The Basics of Brick and Masonry
For some reason, bricks scare people. Oh it's not that
they're dangerous; it's just that the prospect of building
something with them can be intimidating. And if you
intend to make it part of your house, it's even worse. However,
it doesn't have to be this way. Armed with just a few
suggestions and the right tools, you can master the art of
completing outstanding brick and masonry projects. And
we're talking about bricks of all sorts. While it used to
be that all bricks were made of clay, today you can find bricks
of various materials, including silica, ceramic, and sand
mixed with water. You can use any of these effectively,
if you know how.
why use brick in the first place? There are numerous benefits.
They can be used to insulate a house, plus they are weather-proof.
They also do a good job of withstanding the elements. The
worst heat or cold are nearly powerless against a solid
brick job. The same goes for wind and rain. There's
no better house type to be in during severe weather than
brick (Hey, there's a reason the Big Bad Wolf couldn't blow
down the brick house!). No matter which kind of brick you
choose, you will be building a solid structure.
benefit of brick is the wide variety available. You can
buy them today in many different colors, sizes and shapes.
Here are three basic forms of brick you need to know:
1) Face Brick: This one comes in many shapes, sizes and
colors, and is a solid brick.
2) Building Brick: This one is also known as a Structural
Brick, and is the one most often used for construction.
They normally have a couple of holes in them in order to
help reduce the weight load. They also reduce the
cost of the bricks.
3) Paver: You would normally use the Paver for patios, sidewalks,
4) Antique or Tumbled Brick: People who want to make
something that has an old, antique look to it will usually
opt for Antique Brick. They come in different grades.
For instance, there is a GRADE SW ("Severe Weathering")
that is good at handling extreme temperature changes.
Grade MW ("moderate Weathering") handles frost-to-freeze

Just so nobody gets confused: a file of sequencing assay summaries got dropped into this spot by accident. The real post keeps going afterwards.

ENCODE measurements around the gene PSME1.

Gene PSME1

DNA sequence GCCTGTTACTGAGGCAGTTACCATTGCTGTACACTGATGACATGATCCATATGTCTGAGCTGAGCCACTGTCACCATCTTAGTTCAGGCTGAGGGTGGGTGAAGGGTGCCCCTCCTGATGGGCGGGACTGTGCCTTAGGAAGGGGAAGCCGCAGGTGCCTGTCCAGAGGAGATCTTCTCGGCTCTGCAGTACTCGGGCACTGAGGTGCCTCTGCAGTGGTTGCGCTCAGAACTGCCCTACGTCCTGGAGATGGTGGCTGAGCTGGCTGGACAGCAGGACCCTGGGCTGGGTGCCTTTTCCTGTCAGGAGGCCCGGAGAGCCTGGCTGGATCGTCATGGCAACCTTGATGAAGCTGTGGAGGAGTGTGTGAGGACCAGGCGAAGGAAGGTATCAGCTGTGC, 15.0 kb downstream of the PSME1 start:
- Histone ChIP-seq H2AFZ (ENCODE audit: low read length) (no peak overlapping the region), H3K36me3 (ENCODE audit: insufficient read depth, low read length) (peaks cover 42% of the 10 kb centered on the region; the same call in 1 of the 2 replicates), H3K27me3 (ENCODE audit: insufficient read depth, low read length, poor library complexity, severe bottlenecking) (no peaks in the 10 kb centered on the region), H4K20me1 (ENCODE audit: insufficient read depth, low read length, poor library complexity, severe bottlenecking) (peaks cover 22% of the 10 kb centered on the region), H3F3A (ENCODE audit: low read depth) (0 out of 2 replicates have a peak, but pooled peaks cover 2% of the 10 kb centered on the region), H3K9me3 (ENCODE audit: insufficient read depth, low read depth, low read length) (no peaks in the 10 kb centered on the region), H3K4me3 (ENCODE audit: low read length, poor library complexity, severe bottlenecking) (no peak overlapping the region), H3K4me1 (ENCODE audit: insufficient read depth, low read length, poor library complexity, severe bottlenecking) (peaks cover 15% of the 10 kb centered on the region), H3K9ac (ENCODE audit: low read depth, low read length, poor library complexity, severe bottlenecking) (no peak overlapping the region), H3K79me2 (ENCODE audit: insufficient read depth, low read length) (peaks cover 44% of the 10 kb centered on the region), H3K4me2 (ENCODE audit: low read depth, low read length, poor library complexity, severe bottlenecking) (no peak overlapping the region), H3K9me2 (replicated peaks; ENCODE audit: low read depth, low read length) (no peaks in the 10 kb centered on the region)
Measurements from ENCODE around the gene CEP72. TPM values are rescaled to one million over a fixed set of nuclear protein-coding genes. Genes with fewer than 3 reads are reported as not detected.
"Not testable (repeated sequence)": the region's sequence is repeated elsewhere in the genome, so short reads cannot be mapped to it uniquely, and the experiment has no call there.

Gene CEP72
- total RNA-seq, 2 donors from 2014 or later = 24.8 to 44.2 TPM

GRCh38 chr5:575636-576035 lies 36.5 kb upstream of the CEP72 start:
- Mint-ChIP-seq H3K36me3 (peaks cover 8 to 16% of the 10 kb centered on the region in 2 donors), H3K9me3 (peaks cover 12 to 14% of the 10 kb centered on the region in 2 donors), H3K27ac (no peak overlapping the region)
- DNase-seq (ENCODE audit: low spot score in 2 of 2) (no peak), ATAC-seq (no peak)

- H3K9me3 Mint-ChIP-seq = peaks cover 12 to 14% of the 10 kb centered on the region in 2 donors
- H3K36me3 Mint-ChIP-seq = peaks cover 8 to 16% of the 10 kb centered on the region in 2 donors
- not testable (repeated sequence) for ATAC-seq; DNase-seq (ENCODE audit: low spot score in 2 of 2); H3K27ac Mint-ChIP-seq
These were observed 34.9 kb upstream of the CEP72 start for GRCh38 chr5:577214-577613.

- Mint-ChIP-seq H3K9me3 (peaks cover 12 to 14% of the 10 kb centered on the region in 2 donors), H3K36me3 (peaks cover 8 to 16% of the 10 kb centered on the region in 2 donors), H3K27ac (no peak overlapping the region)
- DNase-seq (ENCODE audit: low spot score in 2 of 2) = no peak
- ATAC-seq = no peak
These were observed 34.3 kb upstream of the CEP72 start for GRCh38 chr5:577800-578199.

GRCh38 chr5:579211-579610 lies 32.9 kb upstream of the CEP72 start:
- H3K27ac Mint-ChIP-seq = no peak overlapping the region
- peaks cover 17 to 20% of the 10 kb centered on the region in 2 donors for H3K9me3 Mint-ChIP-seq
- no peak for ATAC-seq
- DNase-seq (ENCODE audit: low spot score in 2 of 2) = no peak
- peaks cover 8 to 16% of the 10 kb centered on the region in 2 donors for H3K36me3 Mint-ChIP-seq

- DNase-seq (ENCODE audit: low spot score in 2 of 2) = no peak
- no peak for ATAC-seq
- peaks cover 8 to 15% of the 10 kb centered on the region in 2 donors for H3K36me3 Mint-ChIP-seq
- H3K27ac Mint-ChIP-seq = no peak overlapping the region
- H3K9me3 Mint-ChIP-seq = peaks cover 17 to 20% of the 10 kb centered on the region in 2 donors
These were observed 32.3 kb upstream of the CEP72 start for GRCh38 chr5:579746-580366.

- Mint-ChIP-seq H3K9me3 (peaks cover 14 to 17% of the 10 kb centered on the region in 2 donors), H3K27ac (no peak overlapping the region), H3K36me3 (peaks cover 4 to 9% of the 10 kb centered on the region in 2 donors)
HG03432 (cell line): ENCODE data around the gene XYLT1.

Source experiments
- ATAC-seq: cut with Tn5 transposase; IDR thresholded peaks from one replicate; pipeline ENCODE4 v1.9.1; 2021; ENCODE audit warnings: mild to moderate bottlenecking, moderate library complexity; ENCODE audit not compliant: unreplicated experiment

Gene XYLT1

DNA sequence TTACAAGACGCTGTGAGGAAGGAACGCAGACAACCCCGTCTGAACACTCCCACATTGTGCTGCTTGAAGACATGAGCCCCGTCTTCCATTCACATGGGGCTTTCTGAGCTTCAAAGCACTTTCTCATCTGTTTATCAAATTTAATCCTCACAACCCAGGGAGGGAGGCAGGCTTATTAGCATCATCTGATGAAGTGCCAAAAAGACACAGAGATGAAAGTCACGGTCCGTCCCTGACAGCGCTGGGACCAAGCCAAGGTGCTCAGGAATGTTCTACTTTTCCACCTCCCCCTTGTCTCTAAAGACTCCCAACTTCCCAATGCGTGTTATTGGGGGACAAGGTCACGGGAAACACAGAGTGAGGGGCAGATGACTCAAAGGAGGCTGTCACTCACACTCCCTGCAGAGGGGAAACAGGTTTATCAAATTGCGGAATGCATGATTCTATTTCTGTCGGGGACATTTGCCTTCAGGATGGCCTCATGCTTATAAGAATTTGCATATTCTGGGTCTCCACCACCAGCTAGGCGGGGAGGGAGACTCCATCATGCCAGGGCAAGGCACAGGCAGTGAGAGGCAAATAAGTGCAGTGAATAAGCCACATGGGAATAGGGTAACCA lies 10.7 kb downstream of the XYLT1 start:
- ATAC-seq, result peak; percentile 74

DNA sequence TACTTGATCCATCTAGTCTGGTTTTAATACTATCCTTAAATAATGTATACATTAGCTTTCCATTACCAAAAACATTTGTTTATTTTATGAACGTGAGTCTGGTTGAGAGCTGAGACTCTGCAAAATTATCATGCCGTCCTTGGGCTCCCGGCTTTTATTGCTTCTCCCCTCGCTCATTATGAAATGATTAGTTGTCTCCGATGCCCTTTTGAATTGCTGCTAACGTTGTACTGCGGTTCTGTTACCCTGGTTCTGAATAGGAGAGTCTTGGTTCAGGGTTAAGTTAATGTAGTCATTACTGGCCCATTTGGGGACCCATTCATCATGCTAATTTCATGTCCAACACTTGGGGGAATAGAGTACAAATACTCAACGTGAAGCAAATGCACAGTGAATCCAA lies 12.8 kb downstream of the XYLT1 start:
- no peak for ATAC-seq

temperature changes. You'll commonly encounter these
in outdoor walls Then there's NW ("No Weathering)
grade that are not meant for outdoor use at all.
let's talk about the bricklaying process itself. As we mentioned,
this is not nearly as difficult as you might think.
You just need to have the right tools, a little bit of knowledge,
and some time (One of the important keys to doing a good
job laying brick is to be patient; take your time.). Just
as with any new skill, you'll just need a little bit of
practice. Plus it helps if you understand a bit about load-bearing
aspects. If you find a need to alter a brick's shape,
a chisel and hammer will be needed (or else a circular saw
or brick saw with a diamond blade).
As you're going through the bricklaying process, remember
these guidelines. First, you'll need five standard bricks
per each square foot that you plan to cover (Seven per square
foot if you're bricking a wall). There are normally 516
bricks per pallet at any home-improvement store, or 896
per pallet for pavers. Remember to expect mistakes, but
don't get upset by that. Most bricking mistakes can
be corrected fairly easily if caught early. Finally, you
can find a good bricklaying guide at most any home-improvement
store. Pick one up, follow its suggestions, and you'll be
laying brick like a pro in no time.